After bailing out the banks, we are now effectively subsidising them by guaranteeing loans where the risk is passed to the taxpaers. What happened to the free market economy the government champions?

  • rate this

    Comment number 42.

    Whats affordable to these people now won't be affordable when interest rates rise.

    They should leave the market alone and if that means no one is buying any houses, it means they cost too much in relation to wages.

    In america the banks were allowed to fail, the property prices bottomed out

    But this govt have chosen to help the banks instead of the people.

  • rate this

    Comment number 41.




  • rate this

    Comment number 40.

    This scheme is laughable. Osborne: Let's focus on demand, fuel it to the ceiling and let supply stagnate. Surely, there won't be an impact on prices? Sanity: Oh yes there will - it's already happening in the south east and will gradually move north. Then interest rates go up, people can't afford the repayments and BANG! here we go again. 100% stupid. A kid of 5 would know better than this.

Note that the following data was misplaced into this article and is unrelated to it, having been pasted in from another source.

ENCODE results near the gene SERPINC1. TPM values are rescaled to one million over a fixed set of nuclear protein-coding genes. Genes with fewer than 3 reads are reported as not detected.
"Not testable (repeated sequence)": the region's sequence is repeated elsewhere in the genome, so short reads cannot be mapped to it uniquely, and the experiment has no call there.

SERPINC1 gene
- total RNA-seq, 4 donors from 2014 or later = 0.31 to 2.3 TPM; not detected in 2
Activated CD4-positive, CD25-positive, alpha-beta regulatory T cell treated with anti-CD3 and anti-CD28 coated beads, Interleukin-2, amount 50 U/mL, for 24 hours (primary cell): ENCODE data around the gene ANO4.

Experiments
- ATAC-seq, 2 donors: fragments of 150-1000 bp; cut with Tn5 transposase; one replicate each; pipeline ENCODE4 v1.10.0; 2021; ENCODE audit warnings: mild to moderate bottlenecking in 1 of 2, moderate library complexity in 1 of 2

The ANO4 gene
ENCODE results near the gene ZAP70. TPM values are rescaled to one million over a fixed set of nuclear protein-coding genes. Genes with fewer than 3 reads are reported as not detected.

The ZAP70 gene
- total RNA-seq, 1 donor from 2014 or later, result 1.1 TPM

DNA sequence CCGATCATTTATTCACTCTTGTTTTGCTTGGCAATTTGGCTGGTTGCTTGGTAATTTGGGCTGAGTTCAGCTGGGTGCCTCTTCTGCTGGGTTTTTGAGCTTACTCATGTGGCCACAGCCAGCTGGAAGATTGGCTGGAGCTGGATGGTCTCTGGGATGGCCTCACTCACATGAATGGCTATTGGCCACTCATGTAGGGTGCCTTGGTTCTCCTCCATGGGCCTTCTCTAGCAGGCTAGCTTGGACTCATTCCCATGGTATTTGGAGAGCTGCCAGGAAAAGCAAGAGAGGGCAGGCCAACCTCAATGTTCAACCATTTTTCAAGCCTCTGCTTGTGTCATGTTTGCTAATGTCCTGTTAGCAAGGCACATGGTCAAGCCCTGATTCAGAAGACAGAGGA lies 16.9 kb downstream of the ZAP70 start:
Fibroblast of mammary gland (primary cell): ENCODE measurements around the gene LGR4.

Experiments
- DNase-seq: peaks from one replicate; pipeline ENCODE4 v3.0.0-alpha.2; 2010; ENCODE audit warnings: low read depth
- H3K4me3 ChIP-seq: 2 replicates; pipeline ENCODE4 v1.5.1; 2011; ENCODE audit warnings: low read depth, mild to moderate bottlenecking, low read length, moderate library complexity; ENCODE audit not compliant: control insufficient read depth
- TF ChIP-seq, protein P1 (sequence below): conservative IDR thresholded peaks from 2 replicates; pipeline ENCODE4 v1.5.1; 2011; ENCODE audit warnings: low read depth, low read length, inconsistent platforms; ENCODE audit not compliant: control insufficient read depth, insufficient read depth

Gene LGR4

• rate this

    Comment number 39.

    The government have lost sight of the fundamental rule of supply - demand. The government are manufacturing demand without the supply. It could mean a housing boom. A few years from now the house prices could be so high that no one can afford a deposit for a house - again. Then what? This is just ridiculous. I know one way to afford a home. If house prices came tumbling down.

  • rate this

    Comment number 38.

    I seem to recall when I bought my first house the Bsoc max was 80% LTV and I had to pay for a 'one off ' insurance to cover the Bsoc for the difference between 80% and the 95% they lent me.Is that system dead or have I got it wrong?